Let $X$ be an irreducible, normal variety over an algebraically closed field of characteristic zero. Let $x,y\in X$ be two points such that $f(x)=f(y)$ for every $f\in K(X)$ which is defined at $x$ and at $y$. Can I conclude that $x=y$?

I feel the answer should be affirmative. In fact, the statement can be reduced to the following: Given two effective prime divisors ${D}_{x}$ and ${D}_{y}$ on $X$, there exists a rational function $f\in K(X)$ with ${v}_{{D}_{x}}(f)\ne 0$ and ${v}_{{D}_{y}}(f)=0$.

If this is true, then assuming $x\ne y$ we could find a divisor ${D}_{x}$ containing $x$ but not $y$ and a divisor ${D}_{y}$ containing $y$ but not $x$, so a function $f$ as above would yield a contradiction. However, I just can't prove the statement, even though I also think it should be true.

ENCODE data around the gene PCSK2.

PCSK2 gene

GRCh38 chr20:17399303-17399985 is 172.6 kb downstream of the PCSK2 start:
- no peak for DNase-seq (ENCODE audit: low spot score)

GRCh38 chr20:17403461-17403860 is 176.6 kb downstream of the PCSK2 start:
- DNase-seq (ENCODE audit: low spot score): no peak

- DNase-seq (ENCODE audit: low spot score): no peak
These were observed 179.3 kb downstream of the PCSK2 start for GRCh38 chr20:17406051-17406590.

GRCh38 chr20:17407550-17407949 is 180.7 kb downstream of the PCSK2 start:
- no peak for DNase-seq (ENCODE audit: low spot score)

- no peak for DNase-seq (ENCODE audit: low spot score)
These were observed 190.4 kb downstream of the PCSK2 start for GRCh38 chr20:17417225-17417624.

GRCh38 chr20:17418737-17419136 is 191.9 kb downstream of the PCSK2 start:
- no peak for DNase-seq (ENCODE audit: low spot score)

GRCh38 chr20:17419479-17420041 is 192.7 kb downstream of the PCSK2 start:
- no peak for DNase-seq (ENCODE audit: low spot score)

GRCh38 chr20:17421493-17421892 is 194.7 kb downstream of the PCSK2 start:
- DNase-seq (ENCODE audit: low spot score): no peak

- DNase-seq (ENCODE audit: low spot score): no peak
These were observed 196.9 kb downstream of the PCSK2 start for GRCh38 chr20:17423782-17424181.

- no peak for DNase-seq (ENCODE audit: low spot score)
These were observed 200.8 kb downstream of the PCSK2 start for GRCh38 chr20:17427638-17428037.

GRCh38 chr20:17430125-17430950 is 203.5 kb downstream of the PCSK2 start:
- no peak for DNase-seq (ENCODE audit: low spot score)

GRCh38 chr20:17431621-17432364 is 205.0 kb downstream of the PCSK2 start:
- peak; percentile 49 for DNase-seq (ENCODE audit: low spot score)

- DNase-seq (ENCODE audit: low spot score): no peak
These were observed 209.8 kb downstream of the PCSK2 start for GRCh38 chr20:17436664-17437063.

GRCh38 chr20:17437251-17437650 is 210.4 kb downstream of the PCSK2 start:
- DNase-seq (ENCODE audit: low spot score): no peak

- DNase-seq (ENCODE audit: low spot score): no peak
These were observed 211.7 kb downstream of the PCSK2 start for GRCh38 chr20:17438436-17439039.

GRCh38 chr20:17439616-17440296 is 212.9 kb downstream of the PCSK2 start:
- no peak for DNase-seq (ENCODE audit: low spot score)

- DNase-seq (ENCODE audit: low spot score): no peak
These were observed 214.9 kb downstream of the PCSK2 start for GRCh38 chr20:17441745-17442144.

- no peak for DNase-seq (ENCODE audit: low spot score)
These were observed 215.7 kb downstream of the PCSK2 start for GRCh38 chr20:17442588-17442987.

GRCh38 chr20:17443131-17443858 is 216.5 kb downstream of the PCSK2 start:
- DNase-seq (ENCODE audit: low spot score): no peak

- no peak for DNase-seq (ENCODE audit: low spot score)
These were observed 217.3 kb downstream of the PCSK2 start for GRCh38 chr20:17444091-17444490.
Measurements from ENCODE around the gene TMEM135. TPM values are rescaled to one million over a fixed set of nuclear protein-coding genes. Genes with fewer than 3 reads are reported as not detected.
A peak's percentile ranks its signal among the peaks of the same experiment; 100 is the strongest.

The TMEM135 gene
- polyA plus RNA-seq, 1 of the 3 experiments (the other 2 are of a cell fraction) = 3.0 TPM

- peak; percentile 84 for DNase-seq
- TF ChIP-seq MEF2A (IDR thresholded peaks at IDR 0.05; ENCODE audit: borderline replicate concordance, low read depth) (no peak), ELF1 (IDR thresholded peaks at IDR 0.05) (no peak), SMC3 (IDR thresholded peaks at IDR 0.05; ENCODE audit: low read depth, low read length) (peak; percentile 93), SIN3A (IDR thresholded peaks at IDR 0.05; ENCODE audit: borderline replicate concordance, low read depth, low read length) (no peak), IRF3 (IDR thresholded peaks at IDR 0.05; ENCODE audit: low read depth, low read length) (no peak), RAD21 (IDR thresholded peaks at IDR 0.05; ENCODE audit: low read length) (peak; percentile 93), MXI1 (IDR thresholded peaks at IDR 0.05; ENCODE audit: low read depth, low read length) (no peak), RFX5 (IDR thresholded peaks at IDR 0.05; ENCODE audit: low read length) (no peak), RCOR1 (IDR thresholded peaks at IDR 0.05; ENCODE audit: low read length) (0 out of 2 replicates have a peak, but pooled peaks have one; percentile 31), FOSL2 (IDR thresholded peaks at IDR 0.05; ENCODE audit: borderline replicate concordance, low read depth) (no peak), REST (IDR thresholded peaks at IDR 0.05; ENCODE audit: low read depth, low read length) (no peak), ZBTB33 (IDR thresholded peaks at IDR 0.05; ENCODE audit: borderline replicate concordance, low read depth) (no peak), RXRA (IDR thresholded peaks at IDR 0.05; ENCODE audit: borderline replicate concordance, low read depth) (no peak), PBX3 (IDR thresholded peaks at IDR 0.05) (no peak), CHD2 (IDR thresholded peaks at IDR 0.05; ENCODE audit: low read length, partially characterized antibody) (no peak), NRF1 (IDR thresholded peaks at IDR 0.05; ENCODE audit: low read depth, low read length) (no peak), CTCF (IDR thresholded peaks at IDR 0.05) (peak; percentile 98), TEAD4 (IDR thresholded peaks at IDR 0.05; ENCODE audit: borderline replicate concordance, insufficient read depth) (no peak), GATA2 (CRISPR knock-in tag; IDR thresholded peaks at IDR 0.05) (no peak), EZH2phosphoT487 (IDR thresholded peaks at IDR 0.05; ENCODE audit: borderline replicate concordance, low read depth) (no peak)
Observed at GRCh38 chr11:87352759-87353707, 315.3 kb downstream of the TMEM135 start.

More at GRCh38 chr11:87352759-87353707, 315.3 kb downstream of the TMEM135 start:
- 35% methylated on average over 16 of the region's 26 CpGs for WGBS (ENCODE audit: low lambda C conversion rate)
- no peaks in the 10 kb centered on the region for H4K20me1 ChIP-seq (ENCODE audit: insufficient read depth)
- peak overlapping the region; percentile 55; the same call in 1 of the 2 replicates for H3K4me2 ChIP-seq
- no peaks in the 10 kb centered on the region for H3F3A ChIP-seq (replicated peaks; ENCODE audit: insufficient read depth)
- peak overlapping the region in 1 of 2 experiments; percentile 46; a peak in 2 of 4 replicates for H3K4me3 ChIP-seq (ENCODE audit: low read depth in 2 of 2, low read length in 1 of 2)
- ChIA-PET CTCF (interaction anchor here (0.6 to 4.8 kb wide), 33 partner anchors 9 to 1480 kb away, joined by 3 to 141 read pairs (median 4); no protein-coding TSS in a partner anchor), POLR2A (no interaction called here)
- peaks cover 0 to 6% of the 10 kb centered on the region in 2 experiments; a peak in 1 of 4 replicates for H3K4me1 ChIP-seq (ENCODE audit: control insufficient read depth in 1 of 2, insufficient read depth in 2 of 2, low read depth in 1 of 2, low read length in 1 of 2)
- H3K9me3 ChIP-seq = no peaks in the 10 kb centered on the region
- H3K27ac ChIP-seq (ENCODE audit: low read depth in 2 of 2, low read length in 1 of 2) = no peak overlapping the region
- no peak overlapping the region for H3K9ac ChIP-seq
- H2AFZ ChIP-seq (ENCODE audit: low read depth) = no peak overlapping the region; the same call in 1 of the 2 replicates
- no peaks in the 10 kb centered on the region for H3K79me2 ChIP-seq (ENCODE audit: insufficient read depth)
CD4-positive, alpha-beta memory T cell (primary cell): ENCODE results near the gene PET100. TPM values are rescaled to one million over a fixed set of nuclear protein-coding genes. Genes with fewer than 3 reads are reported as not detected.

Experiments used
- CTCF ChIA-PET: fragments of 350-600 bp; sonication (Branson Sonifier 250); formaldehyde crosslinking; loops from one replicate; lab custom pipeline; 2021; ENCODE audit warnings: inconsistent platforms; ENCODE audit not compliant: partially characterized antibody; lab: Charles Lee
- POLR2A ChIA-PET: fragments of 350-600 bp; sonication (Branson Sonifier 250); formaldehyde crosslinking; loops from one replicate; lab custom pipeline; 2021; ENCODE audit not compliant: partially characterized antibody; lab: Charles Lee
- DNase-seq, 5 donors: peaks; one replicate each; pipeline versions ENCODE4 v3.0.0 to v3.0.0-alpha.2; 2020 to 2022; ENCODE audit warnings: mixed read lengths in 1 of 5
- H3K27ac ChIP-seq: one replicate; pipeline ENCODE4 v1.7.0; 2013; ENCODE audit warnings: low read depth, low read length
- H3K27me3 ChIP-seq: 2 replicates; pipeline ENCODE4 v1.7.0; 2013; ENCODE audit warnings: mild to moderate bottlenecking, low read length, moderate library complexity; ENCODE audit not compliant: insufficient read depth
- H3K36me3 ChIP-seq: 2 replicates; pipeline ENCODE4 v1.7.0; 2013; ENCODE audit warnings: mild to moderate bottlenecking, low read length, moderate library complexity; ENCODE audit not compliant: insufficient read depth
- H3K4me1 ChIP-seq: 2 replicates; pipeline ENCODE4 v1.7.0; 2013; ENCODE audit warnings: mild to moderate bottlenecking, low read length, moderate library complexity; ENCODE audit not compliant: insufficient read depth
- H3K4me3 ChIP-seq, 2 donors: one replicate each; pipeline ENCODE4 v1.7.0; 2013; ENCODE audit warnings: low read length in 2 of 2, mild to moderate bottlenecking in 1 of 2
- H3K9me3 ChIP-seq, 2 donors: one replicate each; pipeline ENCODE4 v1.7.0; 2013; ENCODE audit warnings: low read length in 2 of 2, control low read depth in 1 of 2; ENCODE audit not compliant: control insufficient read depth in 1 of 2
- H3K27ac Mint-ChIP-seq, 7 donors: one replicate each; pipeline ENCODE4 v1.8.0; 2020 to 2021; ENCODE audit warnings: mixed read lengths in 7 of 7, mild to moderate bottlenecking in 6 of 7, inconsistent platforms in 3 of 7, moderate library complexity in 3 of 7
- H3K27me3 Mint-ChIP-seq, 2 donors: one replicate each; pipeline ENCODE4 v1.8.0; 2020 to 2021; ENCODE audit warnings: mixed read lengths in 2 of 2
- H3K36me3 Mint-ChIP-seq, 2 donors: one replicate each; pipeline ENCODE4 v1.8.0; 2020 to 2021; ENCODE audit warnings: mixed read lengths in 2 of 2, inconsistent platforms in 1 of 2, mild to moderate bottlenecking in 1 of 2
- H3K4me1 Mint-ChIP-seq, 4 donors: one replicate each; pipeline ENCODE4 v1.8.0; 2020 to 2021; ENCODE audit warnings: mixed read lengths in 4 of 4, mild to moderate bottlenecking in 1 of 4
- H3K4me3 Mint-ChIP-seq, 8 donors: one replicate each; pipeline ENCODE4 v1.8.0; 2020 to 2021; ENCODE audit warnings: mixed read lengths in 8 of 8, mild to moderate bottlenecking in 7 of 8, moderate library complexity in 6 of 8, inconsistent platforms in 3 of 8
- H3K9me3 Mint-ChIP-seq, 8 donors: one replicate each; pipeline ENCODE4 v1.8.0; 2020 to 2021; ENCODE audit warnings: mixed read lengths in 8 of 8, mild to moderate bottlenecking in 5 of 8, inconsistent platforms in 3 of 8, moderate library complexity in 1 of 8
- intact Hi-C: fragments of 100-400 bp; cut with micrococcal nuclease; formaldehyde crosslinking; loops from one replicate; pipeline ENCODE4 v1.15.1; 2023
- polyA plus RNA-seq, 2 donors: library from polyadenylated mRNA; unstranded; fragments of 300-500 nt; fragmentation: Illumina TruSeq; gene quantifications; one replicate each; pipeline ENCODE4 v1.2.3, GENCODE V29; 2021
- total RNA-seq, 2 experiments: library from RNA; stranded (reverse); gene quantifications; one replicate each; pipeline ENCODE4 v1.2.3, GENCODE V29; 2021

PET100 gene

I feel the answer should be affirmative. In fact, the statement can be reduced to the following: Given two effective prime divisors ${D}_{x}$ and ${D}_{y}$ on $X$, there exists a rational function $f\in K(X)$ with ${v}_{{D}_{x}}(f)\ne 0$ and ${v}_{{D}_{y}}(f)=0$.

If this is true, then assuming $x\ne y$ we could find a divisor ${D}_{x}$ containing $x$ but not $y$ and a divisor ${D}_{y}$ containing $y$ but not $x$, so a function $f$ as above would yield a contradiction. However, I just can't prove the statement, even though I also think it should be true.